PURPOSE: Ventilator-associated pneumonia (VAP) is the most common hospital acquired infection observed in patients require treatment in pediatric intensive care unit (PICU). Few data exist for pediatric patients with respect to risk factors and outcomes in Thailand. We determine prevalence, risk factors, and outcomes of VAP in PICU patients.
METHODS: A prospective observational study was conducted at PICU of the Chiang Mai University Hospital, a teaching hospital in northern Thailand. All patients who were admitted to PICU from March, 2006 to September, 2007 were included into the study. The criteria for VAP as defined by National Nosocomial Infections Surveillance (NNIS) System were used.The primary outcome measured was the development of VAP.Secondary outcome were risk factors, death, hospital and PICU lengths of stay.
RESULTS: Thirty-three cases of 287(11.5%) mechanically ventilated patients developed VAP. The rate of VAP was 7.29 episodes/1000 ventilator days. Among VAP patients, the mean age was 2.5 ± 3.8 years. Patients with VAP were younger than patients without VAP and were more likely to have underlying chronic lung disease (72.7% vs 54.1%, p=.05) and congenital heart disease (48.5% vs 21.1%, p=.024). The three most common causative organisms responsible for VAP were Acinetobacter baumannii, Pseudomonas aeruginosa, and Staphylococcus aureus. On stepwise logistic regression analysis, independent predictors of VAP were reintubation, tracheostomy, prior antibiotic use, and use of sedatives. The patients who developed VAP had longer duration of PICU stay (p<.001), longer duration of hospital days (p<.001) and higher mortality (p< .001) than patients who did not develop VAP.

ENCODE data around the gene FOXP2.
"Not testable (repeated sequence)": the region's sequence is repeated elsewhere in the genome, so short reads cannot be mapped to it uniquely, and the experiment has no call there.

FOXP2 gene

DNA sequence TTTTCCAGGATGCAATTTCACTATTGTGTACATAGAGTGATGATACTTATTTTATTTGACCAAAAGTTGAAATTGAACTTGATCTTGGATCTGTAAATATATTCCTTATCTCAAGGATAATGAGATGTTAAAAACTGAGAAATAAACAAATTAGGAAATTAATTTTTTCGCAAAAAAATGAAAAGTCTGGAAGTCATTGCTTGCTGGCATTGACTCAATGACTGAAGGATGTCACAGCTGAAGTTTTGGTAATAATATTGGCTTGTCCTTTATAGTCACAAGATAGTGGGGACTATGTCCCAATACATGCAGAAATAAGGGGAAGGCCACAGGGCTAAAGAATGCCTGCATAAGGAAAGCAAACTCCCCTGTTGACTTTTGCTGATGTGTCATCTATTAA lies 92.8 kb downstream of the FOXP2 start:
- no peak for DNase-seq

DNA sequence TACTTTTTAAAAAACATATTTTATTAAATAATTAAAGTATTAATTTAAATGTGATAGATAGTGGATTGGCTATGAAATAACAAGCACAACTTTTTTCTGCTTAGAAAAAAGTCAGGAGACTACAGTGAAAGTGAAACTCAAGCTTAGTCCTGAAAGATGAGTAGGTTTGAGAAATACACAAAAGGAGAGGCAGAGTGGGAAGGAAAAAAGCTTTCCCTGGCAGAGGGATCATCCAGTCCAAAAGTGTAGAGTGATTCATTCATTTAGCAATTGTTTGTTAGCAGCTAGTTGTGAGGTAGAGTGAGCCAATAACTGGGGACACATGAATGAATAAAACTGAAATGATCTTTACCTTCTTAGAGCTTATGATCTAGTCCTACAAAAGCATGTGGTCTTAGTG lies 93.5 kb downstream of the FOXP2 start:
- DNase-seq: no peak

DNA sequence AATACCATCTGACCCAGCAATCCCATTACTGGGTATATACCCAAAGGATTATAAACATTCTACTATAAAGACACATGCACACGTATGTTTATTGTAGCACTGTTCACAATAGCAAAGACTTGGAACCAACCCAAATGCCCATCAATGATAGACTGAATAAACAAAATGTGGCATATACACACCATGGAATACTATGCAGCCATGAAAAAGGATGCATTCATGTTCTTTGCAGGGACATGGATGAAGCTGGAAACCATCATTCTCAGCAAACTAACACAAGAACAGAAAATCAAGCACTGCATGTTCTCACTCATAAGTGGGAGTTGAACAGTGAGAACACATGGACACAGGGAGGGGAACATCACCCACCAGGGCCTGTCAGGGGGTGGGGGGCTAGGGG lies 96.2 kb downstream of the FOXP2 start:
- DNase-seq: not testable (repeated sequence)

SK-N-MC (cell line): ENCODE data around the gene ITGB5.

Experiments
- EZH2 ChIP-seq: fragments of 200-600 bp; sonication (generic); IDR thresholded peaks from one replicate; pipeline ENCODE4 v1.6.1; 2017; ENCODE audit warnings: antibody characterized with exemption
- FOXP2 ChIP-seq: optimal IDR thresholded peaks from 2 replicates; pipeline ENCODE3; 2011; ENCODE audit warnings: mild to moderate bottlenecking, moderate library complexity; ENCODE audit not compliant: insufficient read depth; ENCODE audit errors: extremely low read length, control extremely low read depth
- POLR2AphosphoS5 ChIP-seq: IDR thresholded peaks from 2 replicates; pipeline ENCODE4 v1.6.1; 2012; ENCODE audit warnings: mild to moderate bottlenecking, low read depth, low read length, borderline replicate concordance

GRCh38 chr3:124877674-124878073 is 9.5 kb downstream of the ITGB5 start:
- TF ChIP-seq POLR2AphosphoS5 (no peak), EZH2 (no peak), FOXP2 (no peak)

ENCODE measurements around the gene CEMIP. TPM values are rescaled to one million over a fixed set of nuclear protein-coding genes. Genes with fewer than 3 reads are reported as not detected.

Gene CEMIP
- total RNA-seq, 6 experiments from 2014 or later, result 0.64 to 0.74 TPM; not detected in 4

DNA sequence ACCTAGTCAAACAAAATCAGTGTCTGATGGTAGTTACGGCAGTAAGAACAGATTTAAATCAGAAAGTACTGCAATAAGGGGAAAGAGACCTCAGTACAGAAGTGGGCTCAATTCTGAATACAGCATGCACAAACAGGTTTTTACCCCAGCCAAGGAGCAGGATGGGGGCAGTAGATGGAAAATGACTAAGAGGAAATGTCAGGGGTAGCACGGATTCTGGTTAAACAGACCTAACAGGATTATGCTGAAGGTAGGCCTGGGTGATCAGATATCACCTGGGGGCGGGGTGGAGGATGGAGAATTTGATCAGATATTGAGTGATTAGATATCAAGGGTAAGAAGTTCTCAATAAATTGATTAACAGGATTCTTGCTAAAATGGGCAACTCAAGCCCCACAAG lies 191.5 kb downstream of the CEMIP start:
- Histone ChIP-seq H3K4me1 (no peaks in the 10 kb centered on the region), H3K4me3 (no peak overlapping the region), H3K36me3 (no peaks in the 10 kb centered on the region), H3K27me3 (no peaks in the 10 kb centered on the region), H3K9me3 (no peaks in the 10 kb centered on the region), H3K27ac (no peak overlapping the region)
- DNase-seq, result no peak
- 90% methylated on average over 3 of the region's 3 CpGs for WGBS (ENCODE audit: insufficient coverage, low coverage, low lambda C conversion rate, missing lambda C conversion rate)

CONCLUSION: VAP occurred at significant rate in mechanically ventilated PICU patients. It was associated with risk factors such as reintubation, tracheostomy, prior antibiotic use and use of sedatives. It resulted in excessive mortality, prolonged length of PICU and hospital stay.
CLINICAL IMPLICATIONS: The study of prevalence and risks of developing VAP is crucial in the care of critically ill children.Closely monitoring among high-risk patients and developing intervention to reduce risk factors will improve outcome and reduce mortality.
DISCLOSURE: Somrak Rangkakulnuwat, No Financial Disclosure Information; No Product/Research Disclosure Information